MedCIS CAREO Integration Back on Track

After a little while spent spinning wheels, we’ve gotten the MedCIS integration of CAREO back on track.

It turns out that it may have been a minor config oops, where CAREO was directed to use a URL that may have had intermittent (or otherwise badly behaving) DNS, so the XML-RPC requests were barfing all over the place, for various reasons.

I changed that instance of CAREO to use as the host to use for the JUDURL parameter, and all appears fine now. Absolutely weird, since it shouldn’t make a bit of difference.

WWDC 2003

WWDC 2003 Bridge Banner
I just found out that I’ll be heading to WWDC2003 this year (June 23 – 27).

This is the most amazing conference I’ve seen, with an extremely diverse mix of folks (from MS R&D to indy developers). The sessions are all top-knotch, and it’s more than a little like drinking from a firehose. Can’t wait to see what’s coming in MacOSX (I remember the Quartz Extreme demo last year, and that was freakin’ amazing…) and WebObjects specifically.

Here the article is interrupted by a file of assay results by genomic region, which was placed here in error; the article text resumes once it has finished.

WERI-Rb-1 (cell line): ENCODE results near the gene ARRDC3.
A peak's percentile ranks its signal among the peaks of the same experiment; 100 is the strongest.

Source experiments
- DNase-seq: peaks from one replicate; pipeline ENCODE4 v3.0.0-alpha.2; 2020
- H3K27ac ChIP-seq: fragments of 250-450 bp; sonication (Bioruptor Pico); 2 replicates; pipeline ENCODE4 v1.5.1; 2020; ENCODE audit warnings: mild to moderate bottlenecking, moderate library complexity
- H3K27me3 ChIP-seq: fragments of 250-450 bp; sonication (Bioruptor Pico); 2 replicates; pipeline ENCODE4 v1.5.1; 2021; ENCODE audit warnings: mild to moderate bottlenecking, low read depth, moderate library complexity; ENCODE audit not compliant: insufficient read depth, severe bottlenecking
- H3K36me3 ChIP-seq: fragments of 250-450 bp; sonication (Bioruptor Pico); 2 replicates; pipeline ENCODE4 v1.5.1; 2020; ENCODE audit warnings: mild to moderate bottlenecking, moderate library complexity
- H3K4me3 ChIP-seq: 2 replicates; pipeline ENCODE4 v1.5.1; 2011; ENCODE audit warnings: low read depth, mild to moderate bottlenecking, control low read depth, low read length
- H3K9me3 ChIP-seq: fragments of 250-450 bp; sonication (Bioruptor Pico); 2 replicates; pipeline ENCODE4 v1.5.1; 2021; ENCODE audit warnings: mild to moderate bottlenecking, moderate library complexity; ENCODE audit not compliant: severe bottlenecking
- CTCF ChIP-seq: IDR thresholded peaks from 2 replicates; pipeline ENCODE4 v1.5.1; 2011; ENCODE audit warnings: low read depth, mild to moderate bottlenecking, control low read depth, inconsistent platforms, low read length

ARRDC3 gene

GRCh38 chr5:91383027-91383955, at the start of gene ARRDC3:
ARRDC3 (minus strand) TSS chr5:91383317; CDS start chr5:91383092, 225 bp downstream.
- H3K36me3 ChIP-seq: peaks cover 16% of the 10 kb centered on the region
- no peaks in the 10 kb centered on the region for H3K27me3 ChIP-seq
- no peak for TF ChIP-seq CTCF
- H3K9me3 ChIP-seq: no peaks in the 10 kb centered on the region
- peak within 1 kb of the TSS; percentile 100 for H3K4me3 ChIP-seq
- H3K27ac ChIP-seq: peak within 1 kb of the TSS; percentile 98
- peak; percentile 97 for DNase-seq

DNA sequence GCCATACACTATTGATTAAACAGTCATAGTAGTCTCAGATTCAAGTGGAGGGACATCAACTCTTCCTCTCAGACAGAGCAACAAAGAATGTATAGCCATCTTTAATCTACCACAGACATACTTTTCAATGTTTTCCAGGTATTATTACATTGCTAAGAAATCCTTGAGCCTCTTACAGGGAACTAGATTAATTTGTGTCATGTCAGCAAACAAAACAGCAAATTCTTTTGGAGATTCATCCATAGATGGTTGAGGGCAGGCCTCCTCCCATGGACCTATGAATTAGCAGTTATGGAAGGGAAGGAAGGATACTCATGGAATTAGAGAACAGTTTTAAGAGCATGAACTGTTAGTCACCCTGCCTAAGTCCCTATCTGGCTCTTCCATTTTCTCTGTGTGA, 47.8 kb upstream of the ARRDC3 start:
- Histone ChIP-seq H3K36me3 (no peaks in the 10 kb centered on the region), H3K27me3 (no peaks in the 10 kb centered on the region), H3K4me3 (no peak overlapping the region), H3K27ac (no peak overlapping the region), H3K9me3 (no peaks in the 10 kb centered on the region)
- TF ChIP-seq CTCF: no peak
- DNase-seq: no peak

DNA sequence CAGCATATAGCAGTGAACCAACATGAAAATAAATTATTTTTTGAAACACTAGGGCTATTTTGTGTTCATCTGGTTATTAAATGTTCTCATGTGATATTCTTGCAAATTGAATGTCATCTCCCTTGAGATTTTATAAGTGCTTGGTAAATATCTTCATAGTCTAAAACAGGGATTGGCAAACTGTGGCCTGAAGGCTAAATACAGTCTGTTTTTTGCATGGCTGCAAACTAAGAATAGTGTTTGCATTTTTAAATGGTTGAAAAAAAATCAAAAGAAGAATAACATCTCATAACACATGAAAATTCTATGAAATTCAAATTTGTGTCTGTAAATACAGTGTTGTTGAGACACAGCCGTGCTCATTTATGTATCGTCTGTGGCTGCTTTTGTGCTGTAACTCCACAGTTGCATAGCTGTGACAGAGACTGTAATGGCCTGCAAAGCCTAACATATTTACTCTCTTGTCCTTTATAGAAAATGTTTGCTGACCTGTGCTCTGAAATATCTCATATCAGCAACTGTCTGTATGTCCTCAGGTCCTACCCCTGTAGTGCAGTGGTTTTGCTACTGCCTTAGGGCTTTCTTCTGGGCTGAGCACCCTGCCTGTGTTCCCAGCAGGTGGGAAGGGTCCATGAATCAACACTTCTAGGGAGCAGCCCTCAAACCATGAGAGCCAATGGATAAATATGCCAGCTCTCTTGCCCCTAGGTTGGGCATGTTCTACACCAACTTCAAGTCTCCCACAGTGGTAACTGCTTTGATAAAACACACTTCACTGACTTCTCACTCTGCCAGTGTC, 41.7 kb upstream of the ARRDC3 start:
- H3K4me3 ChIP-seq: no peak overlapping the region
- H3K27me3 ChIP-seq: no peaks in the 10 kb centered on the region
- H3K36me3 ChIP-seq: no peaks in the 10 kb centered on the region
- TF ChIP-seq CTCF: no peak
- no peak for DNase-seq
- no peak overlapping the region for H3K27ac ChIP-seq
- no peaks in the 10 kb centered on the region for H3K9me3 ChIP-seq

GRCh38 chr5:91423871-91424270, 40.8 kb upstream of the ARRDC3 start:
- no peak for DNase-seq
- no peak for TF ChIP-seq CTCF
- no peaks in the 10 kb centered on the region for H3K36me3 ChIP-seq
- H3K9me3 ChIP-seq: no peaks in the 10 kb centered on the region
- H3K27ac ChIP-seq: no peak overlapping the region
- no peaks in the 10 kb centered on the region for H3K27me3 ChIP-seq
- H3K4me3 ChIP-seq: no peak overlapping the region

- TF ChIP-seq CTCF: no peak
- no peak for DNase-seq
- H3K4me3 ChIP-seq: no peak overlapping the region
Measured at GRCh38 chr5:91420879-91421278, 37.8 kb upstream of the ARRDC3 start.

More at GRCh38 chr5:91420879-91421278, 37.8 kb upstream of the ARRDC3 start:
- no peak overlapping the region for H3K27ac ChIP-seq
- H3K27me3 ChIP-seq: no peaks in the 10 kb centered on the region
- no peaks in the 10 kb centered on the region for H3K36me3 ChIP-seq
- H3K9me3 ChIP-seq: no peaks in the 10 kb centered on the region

Hopefully, we’ll be able to demo CAREO/Extreme, or at least the XStreamDB EOAdaptor. I guess we’ve got a month to get it working…

Maybe I’ll even bump into bbum, now that he’s working for the Mothership.

Reminder: work with EOF, not against it.

work with eof, not against it.I’m just going through some presentations on EOF, so I can help King with some work he’s doing on implementing a native XML database in CAREO.

A one-liner at the end of a WWDC2000 presentation on Advanced EOF says it all. “Work with EOF, not against it.” Thanks to Eric Noyau and Josh Fagans for the presentation!